[meteorite-list] Use of magnets for meteorite hunting

From: Matson, Robert <ROBERT.D.MATSON_at_meteoritecentral.com>
Date: Thu Apr 22 10:23:44 2004
Message-ID: <AF564D2B9D91D411B9FE00508BF1C86901B4E77C_at_US-Torrance.mail.saic.com>

Hi Pierre and List,

Here's my take on the use of magnets to search for meteorites.
If you're a novice meteorite hunter -- by all means use them!
Hobbling a beginner by removing this basic tool from his
arsenal is unfair, unrealistic, and completely unnecessary.
It's hard enough making that first find -- doing so without
a magnet will just make it take that much longer.

As for disturbing the latent magnetic field of some ordinary
chondrite, the reality is that no one is ever going to spend
the money to measure it for your meteorite. No one. The
evidence? There are hundreds of thousands if not millions of
recovered meteorites in the world's collections today. On a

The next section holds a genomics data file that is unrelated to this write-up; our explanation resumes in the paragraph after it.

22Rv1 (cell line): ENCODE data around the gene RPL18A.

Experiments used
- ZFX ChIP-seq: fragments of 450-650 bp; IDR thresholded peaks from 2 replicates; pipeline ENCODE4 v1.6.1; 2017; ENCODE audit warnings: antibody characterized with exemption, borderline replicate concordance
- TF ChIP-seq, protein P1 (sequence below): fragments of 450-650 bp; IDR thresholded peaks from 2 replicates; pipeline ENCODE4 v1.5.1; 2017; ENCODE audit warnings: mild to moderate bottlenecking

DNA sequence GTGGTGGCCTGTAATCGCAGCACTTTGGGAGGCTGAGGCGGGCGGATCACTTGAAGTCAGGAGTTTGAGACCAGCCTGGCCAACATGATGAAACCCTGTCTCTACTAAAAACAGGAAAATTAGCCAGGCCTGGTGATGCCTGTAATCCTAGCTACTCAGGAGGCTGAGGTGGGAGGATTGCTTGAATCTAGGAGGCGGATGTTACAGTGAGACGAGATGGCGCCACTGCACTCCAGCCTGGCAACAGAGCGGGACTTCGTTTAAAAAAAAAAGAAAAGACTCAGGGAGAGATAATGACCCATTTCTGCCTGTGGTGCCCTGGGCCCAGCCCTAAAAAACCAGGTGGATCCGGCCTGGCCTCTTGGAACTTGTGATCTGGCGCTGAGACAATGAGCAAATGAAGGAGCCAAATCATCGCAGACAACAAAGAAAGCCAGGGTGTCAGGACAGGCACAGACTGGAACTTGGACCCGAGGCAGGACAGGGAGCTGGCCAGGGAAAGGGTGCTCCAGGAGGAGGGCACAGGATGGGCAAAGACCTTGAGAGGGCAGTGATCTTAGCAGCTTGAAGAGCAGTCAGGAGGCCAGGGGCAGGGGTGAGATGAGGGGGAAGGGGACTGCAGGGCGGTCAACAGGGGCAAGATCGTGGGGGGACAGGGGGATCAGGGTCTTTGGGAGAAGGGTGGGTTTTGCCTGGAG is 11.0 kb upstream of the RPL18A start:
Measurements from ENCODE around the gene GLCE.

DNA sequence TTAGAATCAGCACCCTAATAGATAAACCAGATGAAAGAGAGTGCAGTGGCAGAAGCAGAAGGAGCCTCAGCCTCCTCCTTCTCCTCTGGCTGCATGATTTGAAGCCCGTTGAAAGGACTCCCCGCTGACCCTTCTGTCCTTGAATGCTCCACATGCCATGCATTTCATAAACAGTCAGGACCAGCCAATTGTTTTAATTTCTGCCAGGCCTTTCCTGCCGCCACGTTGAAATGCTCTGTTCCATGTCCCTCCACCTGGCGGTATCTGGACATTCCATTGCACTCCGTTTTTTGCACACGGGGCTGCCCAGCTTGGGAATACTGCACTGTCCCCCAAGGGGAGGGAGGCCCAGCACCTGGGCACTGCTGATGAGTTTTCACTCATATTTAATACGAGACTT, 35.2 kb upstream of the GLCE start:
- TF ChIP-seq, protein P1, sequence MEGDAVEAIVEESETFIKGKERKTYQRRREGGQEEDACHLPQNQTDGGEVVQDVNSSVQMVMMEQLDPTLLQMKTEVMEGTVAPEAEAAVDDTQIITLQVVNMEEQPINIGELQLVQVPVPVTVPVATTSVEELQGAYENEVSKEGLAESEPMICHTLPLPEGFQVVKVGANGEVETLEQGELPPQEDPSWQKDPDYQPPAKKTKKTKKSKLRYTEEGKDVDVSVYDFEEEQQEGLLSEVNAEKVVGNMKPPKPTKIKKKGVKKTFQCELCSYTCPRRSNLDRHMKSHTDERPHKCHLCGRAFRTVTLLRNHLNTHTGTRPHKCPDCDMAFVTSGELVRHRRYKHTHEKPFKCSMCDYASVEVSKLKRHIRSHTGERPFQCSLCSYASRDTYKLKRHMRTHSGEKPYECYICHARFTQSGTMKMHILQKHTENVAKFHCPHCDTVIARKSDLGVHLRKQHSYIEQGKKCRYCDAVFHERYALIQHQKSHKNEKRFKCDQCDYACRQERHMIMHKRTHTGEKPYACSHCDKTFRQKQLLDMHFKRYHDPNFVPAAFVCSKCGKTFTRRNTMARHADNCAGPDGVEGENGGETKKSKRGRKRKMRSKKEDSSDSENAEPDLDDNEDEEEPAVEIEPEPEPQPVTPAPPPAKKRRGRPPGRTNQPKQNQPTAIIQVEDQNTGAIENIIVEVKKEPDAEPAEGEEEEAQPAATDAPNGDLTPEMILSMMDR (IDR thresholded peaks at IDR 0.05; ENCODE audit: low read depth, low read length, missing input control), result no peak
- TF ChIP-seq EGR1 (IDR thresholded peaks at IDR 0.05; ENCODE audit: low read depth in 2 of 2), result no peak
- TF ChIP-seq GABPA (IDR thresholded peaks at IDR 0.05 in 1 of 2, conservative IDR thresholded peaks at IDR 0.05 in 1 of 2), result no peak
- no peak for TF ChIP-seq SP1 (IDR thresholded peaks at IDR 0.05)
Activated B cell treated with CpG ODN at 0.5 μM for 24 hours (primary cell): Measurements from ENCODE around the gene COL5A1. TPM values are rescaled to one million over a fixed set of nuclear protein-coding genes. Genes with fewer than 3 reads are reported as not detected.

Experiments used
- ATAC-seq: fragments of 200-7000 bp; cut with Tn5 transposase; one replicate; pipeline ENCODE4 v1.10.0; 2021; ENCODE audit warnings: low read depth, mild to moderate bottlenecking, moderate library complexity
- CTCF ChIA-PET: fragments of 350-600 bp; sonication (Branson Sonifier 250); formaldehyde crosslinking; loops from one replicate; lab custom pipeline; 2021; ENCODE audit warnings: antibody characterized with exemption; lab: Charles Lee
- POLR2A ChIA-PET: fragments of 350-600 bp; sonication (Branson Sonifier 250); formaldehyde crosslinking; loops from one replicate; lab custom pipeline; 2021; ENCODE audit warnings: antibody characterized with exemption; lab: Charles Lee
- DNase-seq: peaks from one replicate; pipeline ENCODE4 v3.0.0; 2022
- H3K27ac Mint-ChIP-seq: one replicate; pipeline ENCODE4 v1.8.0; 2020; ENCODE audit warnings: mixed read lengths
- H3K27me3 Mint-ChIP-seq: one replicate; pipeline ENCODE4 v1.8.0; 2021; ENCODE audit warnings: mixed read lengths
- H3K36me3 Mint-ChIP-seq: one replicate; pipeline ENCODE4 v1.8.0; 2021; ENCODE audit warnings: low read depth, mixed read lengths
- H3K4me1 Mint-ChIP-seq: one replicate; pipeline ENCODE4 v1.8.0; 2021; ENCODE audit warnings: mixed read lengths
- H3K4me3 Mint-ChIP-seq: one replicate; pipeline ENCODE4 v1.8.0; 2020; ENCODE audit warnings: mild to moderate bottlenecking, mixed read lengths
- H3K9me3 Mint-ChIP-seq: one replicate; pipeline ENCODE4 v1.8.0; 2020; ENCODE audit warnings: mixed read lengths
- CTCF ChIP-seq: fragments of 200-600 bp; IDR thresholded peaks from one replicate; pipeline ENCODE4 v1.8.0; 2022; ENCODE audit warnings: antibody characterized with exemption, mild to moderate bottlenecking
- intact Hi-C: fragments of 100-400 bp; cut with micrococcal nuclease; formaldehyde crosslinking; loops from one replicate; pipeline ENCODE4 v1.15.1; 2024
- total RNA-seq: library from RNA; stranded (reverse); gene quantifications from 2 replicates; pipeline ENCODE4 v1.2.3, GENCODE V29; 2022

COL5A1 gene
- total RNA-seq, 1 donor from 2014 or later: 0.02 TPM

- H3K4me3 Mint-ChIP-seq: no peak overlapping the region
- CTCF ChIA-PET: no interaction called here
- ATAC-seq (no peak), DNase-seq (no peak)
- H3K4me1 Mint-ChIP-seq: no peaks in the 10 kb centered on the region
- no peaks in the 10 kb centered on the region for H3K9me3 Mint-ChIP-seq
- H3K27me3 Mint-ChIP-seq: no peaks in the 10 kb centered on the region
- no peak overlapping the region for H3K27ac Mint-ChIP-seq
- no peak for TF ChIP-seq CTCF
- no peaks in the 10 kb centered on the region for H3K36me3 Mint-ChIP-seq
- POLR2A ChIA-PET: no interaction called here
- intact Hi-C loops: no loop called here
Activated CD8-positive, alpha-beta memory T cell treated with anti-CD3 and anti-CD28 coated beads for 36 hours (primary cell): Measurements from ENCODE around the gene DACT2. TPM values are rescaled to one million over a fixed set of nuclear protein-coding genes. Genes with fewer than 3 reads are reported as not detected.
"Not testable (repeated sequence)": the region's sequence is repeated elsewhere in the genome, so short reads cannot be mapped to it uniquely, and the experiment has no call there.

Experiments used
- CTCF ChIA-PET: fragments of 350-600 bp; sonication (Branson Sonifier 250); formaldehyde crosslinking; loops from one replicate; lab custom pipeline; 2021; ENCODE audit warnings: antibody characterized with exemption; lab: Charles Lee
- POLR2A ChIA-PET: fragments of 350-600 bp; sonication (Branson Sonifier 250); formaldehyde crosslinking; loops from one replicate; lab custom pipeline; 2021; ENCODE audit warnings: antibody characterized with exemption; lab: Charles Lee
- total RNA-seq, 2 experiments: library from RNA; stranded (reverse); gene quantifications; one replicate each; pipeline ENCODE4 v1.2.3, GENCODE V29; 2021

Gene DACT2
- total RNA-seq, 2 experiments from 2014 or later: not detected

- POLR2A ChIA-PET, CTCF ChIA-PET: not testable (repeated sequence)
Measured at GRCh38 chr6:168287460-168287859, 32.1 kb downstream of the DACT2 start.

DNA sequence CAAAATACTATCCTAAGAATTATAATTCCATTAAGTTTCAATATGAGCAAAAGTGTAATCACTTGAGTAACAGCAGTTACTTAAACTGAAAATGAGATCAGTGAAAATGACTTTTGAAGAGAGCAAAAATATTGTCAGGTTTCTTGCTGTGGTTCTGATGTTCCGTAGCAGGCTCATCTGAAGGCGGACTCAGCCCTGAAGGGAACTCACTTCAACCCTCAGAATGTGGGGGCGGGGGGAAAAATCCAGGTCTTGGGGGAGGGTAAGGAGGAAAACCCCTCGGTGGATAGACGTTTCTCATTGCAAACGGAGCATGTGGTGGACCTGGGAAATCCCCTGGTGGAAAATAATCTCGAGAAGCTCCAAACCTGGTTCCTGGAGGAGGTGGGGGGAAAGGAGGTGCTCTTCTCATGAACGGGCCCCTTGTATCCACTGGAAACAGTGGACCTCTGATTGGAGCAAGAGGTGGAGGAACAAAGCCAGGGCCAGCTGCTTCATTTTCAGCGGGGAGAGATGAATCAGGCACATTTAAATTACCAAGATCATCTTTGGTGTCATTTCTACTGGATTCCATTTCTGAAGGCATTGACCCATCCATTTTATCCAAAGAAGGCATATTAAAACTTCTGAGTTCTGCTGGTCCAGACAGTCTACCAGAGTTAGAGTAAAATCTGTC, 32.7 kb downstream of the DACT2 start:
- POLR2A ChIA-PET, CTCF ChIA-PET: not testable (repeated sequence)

percentage basis, what fraction of those were found without
the use of a magnet (well over 95%) and what fraction of those
have been analyzed magnetically (less than 0.1%)? The point
I'm trying to make is that anyone really interested in the
latent magnetic fields of meteorites has far more material
already at their disposal than they could ever have time or
money to test.

That said, I do not believe a magnet is especially useful
to a veteran meteorite hunter (who isn't searching a known
strewnfield). Indeed, as Pierre and others have argued,
dependence on a positive magnet response may eliminate
some of the rarer and more scientifically valuable
specimens. I still carry one with me, but I rarely use
it any longer. My eyes are a better discriminator.

So to me it really boils down to a non-issue. When meteorite
hunters are first starting out, they'll use a magnet until
they have a few dozen ordinary chondrite finds. Sure, they'll
magnetically "kill" these finds, but their mounting success
will eventually wean them from their magnets at about the
time that over-dependence on them would hurt hunters more
than help them. --Rob

P.S. Perhaps a compass can be used as a "weaning" device?
It generates a minimal magnetic field, and yet is sensitive
enough to detect most H- and L-chondrites.
Received on Tue 04 Mar 2003 01:41:37 PM PST

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